It was almost one year ago that singer/songwriter Steve Grand released his self-made single, “All American Boy,” on YouTube. The Illinois-born artist maxed out a credit card to make the country-western ballad that tells a story of yearning, heartbreak and unrequited love.
“I wrote it from the most … genuine place in my soul. It’s not about being gay, it’s about that longing for someone,” Grand said in an interview with Good Morning America.
At the time, the video, lauded as groundbreaking for departing from the standard boy-girl romance story, had received more than a half-million views.
When Grand takes the stage at the 2014 Utah Pride Festival, “All American Boy” will likely have been viewed three million times. Grand’s record-breaking Kickstarter campaign – aimed at helping the self-made artist produce a record without the backing of a major record label – raised $326,000. The final tally of the campaign, which concluded in March, included 4,905 backers and quadrupled the original goal of $81,000.
“I’m overwhelmed. Grateful beyond measure. Truly moved by what you’ve done,” Grand wrote in a message to his supporters. “But most of all,” he said, “you made it 100 percent clear to the world that united we will make our voices heard. We will spread our message of love and inclusion to an even wider audience. And yes, as you said, we will change the world one song at a time.”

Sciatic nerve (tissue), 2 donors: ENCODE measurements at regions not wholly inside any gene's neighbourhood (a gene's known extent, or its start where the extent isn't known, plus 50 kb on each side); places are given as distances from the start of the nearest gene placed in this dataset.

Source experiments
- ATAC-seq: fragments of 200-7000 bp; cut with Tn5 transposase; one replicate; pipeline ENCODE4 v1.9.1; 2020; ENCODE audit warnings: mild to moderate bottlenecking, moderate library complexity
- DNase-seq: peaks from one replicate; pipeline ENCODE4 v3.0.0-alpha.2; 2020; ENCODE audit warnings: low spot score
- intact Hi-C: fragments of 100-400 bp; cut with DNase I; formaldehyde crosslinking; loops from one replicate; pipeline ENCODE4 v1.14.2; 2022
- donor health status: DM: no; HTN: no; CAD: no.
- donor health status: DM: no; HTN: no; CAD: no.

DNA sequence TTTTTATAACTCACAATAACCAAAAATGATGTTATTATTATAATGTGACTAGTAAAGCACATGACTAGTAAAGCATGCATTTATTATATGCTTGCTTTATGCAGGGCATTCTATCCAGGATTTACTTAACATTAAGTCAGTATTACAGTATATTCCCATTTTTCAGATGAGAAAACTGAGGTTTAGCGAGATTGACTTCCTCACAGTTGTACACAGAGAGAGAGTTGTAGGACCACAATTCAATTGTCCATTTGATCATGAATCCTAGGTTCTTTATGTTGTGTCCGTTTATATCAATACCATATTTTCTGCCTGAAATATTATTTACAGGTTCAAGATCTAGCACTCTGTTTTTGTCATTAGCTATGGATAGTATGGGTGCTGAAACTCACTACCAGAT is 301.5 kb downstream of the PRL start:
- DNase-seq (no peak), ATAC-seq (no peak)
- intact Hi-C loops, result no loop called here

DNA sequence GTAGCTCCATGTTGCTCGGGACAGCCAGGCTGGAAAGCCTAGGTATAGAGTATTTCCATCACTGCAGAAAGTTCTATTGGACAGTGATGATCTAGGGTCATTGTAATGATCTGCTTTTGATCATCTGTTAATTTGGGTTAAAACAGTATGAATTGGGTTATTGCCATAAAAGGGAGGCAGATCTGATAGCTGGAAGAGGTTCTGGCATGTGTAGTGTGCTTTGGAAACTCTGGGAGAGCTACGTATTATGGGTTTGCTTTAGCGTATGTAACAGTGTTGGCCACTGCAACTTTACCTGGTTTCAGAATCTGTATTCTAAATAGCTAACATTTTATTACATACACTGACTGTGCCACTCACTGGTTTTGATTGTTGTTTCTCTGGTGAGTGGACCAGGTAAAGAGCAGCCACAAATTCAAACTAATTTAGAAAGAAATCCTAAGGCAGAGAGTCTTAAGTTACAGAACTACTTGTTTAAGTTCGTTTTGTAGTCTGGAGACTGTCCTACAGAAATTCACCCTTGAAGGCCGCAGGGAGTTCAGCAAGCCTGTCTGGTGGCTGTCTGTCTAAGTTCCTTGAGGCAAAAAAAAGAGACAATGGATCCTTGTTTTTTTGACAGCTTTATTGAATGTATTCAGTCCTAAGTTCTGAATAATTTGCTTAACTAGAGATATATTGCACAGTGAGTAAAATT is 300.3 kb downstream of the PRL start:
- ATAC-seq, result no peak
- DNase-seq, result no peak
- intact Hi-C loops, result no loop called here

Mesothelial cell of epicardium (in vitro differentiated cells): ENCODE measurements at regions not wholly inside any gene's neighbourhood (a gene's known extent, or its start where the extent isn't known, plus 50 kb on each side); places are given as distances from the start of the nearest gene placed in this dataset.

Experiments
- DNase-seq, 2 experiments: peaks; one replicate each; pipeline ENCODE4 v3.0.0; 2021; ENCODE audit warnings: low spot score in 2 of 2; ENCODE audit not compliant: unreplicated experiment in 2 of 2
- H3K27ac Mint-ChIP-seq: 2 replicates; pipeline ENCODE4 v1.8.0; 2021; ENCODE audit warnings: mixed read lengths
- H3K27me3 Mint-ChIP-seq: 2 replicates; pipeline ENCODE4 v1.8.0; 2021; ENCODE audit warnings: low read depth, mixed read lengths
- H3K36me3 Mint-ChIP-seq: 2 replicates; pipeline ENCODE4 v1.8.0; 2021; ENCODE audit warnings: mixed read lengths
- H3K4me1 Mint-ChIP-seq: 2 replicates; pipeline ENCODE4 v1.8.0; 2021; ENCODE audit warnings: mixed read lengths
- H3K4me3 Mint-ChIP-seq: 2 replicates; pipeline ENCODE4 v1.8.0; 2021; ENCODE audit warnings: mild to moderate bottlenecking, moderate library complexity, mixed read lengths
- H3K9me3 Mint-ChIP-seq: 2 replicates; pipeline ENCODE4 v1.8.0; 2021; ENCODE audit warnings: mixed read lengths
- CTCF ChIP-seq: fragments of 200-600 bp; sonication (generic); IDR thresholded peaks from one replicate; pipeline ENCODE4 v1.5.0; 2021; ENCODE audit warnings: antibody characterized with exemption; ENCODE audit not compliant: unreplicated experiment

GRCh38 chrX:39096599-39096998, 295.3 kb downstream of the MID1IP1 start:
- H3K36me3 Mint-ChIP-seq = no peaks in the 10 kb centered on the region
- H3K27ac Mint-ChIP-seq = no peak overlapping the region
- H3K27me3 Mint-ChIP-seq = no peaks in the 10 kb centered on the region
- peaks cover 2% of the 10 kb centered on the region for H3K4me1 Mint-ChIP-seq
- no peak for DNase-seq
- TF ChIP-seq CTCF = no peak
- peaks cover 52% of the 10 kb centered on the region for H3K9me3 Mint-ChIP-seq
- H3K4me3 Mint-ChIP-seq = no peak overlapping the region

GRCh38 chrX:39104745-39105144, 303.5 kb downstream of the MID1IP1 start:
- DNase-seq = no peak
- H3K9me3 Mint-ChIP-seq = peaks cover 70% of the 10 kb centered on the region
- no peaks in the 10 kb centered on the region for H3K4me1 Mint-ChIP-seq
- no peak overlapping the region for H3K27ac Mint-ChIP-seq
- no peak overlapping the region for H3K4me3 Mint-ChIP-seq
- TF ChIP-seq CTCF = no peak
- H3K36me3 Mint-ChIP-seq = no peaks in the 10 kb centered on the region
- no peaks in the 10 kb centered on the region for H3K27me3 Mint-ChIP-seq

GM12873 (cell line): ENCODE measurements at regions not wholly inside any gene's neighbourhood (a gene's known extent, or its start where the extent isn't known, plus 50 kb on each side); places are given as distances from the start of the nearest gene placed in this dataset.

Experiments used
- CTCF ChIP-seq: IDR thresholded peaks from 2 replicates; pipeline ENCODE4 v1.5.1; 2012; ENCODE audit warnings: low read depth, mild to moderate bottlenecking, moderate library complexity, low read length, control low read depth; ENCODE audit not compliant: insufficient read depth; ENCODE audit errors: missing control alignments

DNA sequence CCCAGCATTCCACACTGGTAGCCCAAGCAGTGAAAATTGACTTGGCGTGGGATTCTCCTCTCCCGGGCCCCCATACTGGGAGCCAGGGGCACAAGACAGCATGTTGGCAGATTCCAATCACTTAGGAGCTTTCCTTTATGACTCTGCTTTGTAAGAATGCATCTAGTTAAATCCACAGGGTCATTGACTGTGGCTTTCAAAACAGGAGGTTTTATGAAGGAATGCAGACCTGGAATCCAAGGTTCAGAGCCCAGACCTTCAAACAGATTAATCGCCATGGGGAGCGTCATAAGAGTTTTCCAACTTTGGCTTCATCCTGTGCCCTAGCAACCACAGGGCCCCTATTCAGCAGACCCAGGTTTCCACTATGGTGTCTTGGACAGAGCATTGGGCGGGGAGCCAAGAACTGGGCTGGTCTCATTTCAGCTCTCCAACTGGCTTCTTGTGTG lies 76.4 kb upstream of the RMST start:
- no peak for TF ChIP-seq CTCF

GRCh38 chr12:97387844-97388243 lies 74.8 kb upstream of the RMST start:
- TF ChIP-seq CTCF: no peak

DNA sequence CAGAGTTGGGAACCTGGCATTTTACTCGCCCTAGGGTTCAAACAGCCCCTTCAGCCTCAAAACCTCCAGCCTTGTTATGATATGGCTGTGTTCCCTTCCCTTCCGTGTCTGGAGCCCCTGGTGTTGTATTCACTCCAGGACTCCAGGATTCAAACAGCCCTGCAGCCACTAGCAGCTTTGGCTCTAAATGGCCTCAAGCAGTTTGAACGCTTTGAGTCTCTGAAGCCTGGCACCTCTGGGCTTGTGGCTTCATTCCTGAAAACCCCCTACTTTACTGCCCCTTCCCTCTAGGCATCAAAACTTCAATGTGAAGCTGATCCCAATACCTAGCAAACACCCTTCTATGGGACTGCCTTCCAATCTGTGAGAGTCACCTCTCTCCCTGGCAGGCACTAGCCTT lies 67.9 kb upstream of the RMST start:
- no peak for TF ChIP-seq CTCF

In addition to being a musician, Steve is an active figure in the equality movement. He has performed at Pride events around the nation and has partnered with causes such as The Human Rights Campaign, the Anti-Violence Project, Bailey House, the GLSEN Respect Awards, OUT & Equal Workplace Advocates and the March on Springfield for Marriage Equality.
Born in Chicago and raised in Lemont, Ill., Steve struggled for many years to accept himself as a gay person. Always feeling like an “outsider,” he turned to music for comfort and strength, taking piano lessons, and learning to play the guitar and flute.
Grand grew up active in Boy Scouts and sports. “Growing up that way, only to learn I was gay, which is not something everybody includes in the idea of what it means to be ‘all-American,’ I became very inspired to broaden the idea of what it means to be ‘all-American.’ ”
Steve completed his freshman year of college in the music program at Belmont University in Nashville, Tenn., and put his college career “on hold” in 2011 to focus on writing and recording original music.